Wednesday, April 30, 2014

Review: Monument Valley

I’m not actually sure how Monument Valley was made. It seems like it would take a very strange mode of non-euclidean thinking to design its levels and puzzles, not to mention programming the thing. Was it worth the effort? Well, it depends on what you hope to get out of it.

Monument Valley is a surreal puzzle game based around Escher-esque environments and manipulation of perspective. It’s hard to describe in words, but many of the environments that you’ll be traversing in Monument Valley are physical impossibilities, made “real” in the game only through the use of a fixed camera perspective.

Navigating these worlds is a surreal experience that never quite loses its novelty as the game goes on. It always feels just a little bit strange to see two platforms with a great apparent difference in height joined by a straight horizontal walkway. The visual design of the levels is beautiful, with classic optical illusions given new life simply by the fact that you’re walking through them. It forces you to think in ways that most puzzle games don’t. Where the fun in a game like Portal is in constantly seeing and discovering new ways to use an established and consistent mechanic, the fun in Monument Valley is in seeing what new way the game is going to break geometry this time. It stimulates a different part of the brain - one that doesn’t get a lot of attention from puzzle games.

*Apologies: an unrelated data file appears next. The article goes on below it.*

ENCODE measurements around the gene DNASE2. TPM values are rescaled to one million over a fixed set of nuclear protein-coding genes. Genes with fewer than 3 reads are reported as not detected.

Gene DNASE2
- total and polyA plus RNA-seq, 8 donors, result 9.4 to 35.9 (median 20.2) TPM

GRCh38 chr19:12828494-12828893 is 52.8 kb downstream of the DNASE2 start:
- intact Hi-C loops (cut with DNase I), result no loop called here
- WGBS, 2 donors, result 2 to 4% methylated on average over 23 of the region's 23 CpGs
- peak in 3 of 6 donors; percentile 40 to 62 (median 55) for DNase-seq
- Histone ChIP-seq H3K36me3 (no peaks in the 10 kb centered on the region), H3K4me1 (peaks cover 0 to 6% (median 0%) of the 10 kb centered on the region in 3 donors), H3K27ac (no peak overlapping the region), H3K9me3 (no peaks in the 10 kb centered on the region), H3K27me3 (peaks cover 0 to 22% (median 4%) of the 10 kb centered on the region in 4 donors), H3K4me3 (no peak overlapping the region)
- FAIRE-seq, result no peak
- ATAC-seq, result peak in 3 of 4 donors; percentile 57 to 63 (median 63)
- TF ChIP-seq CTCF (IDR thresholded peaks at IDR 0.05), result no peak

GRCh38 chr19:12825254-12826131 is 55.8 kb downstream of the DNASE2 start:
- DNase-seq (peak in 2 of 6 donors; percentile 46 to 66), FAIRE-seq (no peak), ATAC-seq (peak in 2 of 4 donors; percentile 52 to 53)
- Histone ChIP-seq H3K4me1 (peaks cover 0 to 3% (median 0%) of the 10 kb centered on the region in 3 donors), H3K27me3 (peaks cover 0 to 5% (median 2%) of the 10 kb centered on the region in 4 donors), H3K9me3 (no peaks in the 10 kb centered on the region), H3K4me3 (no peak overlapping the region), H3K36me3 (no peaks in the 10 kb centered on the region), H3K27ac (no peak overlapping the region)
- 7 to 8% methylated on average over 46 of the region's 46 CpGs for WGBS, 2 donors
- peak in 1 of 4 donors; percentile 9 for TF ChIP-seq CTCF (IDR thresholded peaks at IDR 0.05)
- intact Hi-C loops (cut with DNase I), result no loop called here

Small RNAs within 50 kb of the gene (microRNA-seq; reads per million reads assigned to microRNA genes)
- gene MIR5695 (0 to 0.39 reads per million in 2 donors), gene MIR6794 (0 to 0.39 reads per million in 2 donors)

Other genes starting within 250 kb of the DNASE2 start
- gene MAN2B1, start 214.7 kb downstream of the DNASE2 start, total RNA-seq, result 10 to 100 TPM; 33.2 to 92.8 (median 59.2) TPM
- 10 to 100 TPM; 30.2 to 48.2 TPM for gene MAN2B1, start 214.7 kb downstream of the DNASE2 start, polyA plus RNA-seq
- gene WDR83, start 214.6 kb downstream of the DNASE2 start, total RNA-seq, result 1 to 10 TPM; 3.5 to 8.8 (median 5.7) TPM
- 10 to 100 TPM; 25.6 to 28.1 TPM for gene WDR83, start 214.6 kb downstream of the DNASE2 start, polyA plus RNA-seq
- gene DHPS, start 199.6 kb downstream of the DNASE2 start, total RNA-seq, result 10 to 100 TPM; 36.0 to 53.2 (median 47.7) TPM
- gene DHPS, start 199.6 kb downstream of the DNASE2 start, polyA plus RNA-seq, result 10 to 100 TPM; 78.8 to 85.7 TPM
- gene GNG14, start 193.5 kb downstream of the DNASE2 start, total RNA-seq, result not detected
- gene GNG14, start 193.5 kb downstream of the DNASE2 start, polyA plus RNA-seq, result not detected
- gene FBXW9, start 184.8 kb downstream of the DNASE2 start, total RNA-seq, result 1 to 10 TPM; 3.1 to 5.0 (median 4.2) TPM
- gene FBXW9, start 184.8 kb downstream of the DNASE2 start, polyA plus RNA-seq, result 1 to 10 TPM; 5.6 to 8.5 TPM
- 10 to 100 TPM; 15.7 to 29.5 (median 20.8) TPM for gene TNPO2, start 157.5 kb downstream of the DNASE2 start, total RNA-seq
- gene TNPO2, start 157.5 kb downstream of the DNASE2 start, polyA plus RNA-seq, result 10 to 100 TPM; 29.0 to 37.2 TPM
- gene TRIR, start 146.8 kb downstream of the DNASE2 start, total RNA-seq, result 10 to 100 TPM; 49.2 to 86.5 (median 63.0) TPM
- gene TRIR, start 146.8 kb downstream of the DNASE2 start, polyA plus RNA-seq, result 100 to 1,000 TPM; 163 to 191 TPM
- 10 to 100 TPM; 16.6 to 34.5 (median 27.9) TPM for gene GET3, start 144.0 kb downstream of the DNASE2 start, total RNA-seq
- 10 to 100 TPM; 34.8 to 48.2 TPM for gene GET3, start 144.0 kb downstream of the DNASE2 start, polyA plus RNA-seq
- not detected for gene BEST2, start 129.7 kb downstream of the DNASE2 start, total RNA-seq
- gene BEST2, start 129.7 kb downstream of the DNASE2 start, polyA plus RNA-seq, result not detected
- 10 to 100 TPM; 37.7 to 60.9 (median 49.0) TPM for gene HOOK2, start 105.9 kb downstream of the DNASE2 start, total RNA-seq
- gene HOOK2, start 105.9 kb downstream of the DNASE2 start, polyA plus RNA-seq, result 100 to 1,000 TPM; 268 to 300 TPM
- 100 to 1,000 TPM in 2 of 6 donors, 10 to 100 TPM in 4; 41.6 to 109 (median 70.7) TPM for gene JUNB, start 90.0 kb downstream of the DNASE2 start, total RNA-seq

Of course, because the rules in Monument Valley change with every level, puzzles are by necessity very easy. Ninety percent of the game can be completed simply by walking forward as far as possible, moving the terrain until it’s possible to keep moving forward, and repeating until finished. There are a few genuinely clever and engaging puzzles in Monument Valley, but the vast majority felt like simply going through the motions.

Still, despite the general ease of the puzzles, the game never failed to engage my interest. I said that what Monument Valley is worth depends on what you hope to get out of it, and this is what I mean. For someone looking for a good puzzle game experience, Monument Valley is unlikely to satisfy that itch, but if you’re looking for a surreal sightseeing tour of impossible geometry, then the puzzles do an excellent job of providing an excuse to traverse its bizarre yet beautiful architecture.

Find it on iOS | (Android version coming)

Released: 4/3/2014
Developer: ustwo


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